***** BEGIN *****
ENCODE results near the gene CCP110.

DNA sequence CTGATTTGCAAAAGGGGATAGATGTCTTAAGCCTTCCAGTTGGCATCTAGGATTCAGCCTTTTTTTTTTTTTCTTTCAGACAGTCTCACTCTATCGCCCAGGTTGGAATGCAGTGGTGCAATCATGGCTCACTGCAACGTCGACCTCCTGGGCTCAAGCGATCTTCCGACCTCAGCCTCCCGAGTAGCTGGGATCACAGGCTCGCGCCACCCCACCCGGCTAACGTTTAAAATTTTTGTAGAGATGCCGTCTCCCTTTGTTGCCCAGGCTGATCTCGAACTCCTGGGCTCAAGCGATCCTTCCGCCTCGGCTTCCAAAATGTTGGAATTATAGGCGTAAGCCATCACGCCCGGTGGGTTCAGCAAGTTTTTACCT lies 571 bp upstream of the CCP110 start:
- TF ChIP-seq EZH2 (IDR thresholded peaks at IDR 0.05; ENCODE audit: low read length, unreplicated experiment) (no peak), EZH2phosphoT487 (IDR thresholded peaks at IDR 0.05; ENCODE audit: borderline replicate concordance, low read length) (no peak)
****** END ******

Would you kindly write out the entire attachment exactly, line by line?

ENCODE results near the gene CCP110.

DNA sequence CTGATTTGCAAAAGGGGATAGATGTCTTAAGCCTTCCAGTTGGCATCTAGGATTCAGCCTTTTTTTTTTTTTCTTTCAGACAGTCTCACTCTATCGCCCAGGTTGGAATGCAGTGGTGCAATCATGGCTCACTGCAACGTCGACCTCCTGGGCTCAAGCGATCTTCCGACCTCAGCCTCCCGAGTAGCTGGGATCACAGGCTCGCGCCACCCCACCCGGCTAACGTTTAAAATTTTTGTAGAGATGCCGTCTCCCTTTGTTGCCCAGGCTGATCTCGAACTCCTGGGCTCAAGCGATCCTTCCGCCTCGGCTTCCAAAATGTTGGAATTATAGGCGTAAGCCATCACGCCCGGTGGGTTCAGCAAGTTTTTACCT lies 571 bp upstream of the CCP110 start:
- TF ChIP-seq EZH2 (IDR thresholded peaks at IDR 0.05; ENCODE audit: low read length, unreplicated experiment) (no peak), EZH2phosphoT487 (IDR thresholded peaks at IDR 0.05; ENCODE audit: borderline replicate concordance, low read length) (no peak)